Dressed all in yellow, Goddess Bagalamukhi sits on a golden throne surrounded by yellow lotuses. But don't let that pretty image fool you. She is one of the ten wisdom goddesses and she is usually depicted grasping the tongue of a demon and using her club to nail the tongue down. She is also sometimes seen sitting on a corpse... a male corpse. Do not lie to her; she is the goddess of supreme speech. She teaches that with wisdom of speech we can virtually paralyze our enemies.
But what does she have to teach if your own enemy is, well, you?
Remember that the Yoga Sutras explain that we create our own suffering in the re-telling of stories in our head. We all have memories attached to regret or remorse or sadness. Often times, we replay those stories starting each sentence with "what if". "What if" I had done this instead? "What if" I had been more understanding? What if???
Bagalamuhki, when not wielding a club, offers blessings with that hand while holding onto the liar's tongue with her other. The ego, in helping us re-tell these stories, is the liar. She prompts us to stomp on that deceiving voice and to restore the truthful stories in our head.
What if you are saying but my story is a truthful story in my head! If I had made a different choice, what ensued would never have happened? I would have to respond with do you choose to live in your own suffering? The past cannot be changed and the present, however we got here, is what is. Take a deep breath and choose to let it go.
The Sanskrit word Bagalamukhi has a few translations. Bagala means bridle and mukhi means face. Picture a bridle on a horse. The bridle is attached to the bit; the metal piece that goes in the horse's mouth and rests on his tongue. The bit serves to control the horse's movements. This is a good image to dwell upon when untruths are about to spill out of your mouth, whether directed towards you or someone else.
Another translation of her name is "the crane-headed goddess".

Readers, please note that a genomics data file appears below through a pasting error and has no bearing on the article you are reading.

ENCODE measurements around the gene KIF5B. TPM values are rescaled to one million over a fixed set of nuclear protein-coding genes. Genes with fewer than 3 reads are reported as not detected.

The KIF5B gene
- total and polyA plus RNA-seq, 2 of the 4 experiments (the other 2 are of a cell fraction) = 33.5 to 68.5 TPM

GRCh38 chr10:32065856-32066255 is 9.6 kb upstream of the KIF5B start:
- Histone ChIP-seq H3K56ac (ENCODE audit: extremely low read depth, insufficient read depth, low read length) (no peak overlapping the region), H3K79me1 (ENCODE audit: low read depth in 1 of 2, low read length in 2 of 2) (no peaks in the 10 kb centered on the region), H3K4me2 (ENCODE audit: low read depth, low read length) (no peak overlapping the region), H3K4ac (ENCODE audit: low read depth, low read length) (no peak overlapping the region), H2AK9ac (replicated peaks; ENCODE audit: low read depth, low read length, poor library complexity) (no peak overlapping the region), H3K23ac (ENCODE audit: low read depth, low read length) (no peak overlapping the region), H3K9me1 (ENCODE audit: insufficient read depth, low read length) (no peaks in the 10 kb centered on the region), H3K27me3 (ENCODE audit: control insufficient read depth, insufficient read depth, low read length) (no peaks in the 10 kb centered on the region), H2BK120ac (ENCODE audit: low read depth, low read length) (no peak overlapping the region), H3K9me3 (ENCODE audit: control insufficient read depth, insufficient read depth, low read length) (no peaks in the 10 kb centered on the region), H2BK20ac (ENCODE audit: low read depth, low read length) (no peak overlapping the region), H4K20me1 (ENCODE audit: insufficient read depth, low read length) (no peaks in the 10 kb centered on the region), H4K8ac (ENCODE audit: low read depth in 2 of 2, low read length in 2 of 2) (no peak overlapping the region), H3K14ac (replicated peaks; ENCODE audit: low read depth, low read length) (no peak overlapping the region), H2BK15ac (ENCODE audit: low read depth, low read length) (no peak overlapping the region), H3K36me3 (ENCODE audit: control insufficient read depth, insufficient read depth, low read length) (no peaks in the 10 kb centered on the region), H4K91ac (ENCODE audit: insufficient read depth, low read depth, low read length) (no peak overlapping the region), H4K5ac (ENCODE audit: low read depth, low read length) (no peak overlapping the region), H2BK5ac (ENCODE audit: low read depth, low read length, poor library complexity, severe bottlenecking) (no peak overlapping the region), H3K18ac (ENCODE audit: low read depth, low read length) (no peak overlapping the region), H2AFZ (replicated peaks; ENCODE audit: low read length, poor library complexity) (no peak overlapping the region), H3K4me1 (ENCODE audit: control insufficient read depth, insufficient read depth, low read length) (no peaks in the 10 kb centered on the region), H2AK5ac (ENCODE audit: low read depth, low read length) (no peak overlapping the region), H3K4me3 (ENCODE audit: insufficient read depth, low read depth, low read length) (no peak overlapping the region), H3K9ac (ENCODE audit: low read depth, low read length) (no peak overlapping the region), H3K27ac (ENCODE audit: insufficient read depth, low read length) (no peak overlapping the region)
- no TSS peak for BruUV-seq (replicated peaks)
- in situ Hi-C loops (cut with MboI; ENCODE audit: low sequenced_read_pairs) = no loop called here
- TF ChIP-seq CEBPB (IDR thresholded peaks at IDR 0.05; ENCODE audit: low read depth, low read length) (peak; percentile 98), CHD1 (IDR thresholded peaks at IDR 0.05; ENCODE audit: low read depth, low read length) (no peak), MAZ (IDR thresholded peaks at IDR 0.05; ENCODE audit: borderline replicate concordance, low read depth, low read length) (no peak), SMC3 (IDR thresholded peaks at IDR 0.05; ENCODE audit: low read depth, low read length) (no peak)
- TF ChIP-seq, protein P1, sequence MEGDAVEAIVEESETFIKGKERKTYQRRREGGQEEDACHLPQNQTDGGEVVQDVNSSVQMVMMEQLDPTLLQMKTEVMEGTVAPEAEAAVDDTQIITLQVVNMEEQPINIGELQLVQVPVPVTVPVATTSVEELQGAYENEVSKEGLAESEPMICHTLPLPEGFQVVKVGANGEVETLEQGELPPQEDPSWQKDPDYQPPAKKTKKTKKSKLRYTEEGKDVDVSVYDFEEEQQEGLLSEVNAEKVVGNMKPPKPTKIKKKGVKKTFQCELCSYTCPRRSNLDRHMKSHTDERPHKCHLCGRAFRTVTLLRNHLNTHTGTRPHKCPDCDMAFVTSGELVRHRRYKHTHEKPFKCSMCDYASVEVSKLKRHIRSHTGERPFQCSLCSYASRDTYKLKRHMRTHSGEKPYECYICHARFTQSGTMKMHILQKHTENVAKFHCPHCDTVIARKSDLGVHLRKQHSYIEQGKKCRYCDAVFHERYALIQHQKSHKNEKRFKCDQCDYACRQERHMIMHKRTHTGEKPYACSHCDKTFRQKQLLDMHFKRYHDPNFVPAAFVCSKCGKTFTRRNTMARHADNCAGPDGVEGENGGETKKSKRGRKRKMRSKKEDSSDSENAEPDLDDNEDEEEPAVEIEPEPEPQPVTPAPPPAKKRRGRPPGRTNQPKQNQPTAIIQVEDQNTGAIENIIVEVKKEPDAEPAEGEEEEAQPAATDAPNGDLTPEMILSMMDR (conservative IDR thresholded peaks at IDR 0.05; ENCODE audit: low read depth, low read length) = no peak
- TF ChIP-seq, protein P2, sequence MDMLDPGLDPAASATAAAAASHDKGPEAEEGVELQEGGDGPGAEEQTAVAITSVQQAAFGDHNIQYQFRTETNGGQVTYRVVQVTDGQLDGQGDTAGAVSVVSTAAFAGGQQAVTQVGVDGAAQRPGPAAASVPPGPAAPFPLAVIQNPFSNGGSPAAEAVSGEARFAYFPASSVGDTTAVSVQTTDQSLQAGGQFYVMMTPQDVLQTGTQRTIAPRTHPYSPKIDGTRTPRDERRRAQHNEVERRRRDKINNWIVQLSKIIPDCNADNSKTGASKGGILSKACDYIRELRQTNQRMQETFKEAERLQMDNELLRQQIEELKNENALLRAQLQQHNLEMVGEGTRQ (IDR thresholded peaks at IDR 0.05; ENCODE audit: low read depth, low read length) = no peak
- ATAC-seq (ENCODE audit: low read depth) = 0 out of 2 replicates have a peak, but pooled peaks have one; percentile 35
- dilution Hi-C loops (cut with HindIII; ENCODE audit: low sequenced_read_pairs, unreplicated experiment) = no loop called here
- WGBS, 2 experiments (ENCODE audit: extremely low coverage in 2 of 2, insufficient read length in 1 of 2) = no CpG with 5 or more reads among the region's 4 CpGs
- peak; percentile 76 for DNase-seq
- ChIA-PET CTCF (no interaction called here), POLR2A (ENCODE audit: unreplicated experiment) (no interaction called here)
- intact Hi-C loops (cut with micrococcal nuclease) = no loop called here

"There is a Japanese idiom that translates into, “one word from the crane’, meaning the “voice of authority”, the one who has the final word that isn’t challenged." (Jenny Nakao Hones)
Bagalamukhi is a force to be reckoned with as is what she doles out to those who are not truthful. A crane has a very long neck and another aspect of symbolism to her name may just be in the distance between the heart and head. While our mind may reconcile a memory, our heart seems to take a bit longer. But does this leave us paralyzed in our past until the heart center catches up?
Bagalamukhi is also referred to as “the paralyzer.” When she nails down the tongues of those who are deceitful they are said to become paralyzed or at least their words are. They certainly aren't free in movement anymore!
Goddess Bagalamukhi denotes duality; having two parts with opposite meaning. Evil speech is rewarded by her with silence. Those who follow her find their defeats become victories. Her duality can work in both directions, positive and negative.
Each deity has mythology attached to him or her explaining their own creation. As legend has it, there was once a tremendous storm on earth and the Gods were fearful it would destroy everything and everyone. The Gods held a meeting to discuss how to weaken the raging storm. Goddess Bagalamukhi appeared and she is the one who manages to calm the storm.
So, when the ego stories kick in and begin to torment your thoughts, heart and mind, dig deep, stand tall and use your own powers to calm the storm.